New Falcons defensive coordinator Nolan agreed that the Falcons were better suited to stay with a 4-3 defensive scheme.
FLOWERY BRANCH — Mike Nolan has no plans to switch the Atlanta Falcons to a 3-4 scheme in his first year as defensive coordinator.
During job discussions earlier this week with coach Mike Smith, Nolan agreed that the Falcons were better suited to stay with a 4-3, which deploys four linemen and three linebackers, instead of switching to his preferred 3-4.
As Nolan sees it, Atlanta doesn’t need an overhaul to become an elite defense. He shared similar thoughts with Smith as the two watched film together and discussed philosophies.
“If I felt like it could easily be tweaked to go to something else because I felt it could be better, I would obviously suggest it,” Nolan said during a teleconference on Wednesday. “But I think the track they’ve been on is a good one.”
Nolan has spent 14 years as an NFL coordinator, using the 4-3 for seven years and the 3-4 for seven.
However, since New England and Pittsburgh were the only teams to run it 10 years ago, the 3-4 has grown in popularity as yards passing have continued to soar in recent years.
Today, half the league runs a 3-4. Nolan used it effectively during recent career stops in Miami and Denver, where he worked as coordinator the last three years, and in San Francisco, where he was head coach for four years beginning in 2005.
“There are probably more good quarterbacks in the league than there has ever been,” Nolan said. “Outside of pass rush, the secondary is where the quarterback attacks you the most. It’s real important to have a good secondary.”
It’s too early to tell if all of Atlanta’s defensive starters will return next season. Right end John Abraham, the league’s active leader with 112 career sacks, middle linebacker Curtis Lofton, left cornerback Brent Grimes and free safety Thomas DeCoud will all soon to become free agents.
But the secondary, which returns two starters in right cornerback Dunta Robinson and strong safety William Moore, might need some rebuilding even if Grimes and DeCoud return. Injuries to Grimes and Kelvin Hayden thrust reserves Christopher Owens and Dominique Franks into extra action late in the season and two games, a Week 16 blowout loss at New Orleans and a 24-2 wild-card defeat at the New York Giants, were disastrous.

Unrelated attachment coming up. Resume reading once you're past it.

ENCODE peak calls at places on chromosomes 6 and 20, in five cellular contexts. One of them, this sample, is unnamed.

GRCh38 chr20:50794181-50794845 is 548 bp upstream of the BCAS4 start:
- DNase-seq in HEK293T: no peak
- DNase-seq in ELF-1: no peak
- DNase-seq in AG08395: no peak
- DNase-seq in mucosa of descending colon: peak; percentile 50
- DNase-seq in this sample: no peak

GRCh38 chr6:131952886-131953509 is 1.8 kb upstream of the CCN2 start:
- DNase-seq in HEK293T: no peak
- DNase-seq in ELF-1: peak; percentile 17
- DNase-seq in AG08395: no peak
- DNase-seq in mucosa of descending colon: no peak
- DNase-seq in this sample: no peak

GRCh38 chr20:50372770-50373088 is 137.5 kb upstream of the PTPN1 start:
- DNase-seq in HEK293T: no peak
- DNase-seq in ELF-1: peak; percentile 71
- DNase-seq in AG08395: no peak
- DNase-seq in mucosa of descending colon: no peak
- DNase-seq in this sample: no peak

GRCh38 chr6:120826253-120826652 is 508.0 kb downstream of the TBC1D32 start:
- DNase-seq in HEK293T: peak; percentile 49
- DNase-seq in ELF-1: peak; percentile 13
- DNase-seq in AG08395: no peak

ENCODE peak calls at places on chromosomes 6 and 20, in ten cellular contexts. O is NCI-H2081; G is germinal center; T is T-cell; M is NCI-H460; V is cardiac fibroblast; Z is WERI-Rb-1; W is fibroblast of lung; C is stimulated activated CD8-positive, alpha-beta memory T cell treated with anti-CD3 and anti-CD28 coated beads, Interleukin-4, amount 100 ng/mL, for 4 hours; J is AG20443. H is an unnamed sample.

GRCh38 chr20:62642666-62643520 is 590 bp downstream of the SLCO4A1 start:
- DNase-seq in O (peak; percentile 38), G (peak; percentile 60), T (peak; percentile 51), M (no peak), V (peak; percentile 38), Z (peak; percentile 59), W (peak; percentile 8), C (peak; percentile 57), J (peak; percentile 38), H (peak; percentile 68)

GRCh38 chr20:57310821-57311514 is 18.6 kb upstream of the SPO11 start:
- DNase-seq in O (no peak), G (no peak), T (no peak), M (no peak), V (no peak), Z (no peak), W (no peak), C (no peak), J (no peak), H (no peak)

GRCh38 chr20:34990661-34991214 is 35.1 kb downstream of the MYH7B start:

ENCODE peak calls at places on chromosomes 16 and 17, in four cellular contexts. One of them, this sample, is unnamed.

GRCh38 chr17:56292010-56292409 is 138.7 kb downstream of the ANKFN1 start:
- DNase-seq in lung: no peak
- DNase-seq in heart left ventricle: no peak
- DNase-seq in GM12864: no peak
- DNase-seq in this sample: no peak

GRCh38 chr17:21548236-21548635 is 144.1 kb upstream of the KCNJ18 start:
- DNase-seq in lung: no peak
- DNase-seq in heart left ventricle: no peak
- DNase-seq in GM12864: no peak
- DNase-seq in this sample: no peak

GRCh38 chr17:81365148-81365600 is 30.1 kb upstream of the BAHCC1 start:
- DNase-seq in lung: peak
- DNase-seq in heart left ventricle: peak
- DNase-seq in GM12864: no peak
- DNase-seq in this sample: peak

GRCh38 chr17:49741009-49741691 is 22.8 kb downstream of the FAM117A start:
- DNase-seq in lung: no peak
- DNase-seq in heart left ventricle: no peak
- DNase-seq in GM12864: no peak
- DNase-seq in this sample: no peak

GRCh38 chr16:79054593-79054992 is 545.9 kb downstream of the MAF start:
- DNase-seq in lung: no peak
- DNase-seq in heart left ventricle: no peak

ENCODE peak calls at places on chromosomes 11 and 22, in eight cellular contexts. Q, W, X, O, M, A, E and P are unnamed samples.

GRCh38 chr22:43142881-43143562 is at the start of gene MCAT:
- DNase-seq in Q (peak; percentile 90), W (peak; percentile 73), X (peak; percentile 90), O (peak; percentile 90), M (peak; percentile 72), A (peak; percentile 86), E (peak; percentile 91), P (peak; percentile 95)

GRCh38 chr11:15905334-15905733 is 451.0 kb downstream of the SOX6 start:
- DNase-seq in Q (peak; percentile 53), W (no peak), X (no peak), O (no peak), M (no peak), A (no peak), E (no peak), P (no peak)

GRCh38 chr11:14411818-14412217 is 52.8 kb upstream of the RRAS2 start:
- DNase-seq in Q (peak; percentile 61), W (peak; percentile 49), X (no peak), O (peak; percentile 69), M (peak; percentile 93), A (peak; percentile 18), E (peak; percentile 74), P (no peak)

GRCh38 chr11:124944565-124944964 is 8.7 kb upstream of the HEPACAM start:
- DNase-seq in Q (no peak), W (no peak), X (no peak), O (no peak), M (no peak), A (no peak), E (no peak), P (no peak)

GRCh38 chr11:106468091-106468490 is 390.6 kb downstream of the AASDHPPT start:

“People always talk about having four starting DBs,” Nolan said, “but I think the future is there are really five starting DBs if these quarterbacks keep doing what they are doing.”
Smith and Nolan worked on Baltimore’s staff in 2001 and ’02. In their second year together with the Ravens, Nolan was the coordinator and Smith the linebackers coach. Smith left in 2003 to become coordinator in Jacksonville.
When Atlanta owner Arthur Blank hired Thomas Dimitroff as general manager and Smith as head coach in 2008, the Falcons used the same scheme and some of the same assistant coaches that helped Smith build a respected 4-3 scheme with the Jaguars.
Nolan sees no point in tearing down that foundation, particularly with players such as weakside linebacker Sean Weatherspoon, the NFL’s No. 19 overall draft pick of 2010, coming off an impressive season and three other starters — nose tackle Corey Peters, three-technique tackle Jonathan Babineaux and left end Ray Edwards — still showing lots of promise.
If Nolan can match the numbers Miami produced last season, it will be a good start for the Falcons. The Dolphins allowed the sixth-fewest points in the NFL (19.6 per game), ranked third in rushing yards allowed (95.6) and tied for 10th with 41 sacks.
Atlanta ranked sixth against the run, but the Falcons finished 18th in points allowed and 20th in total defense. They are 0-3 under Smith in the playoffs.
“I do believe that the vision for them, and the target they’ve been hitting, is one we want to stay consistent with it and go forward in that respect,” Nolan said.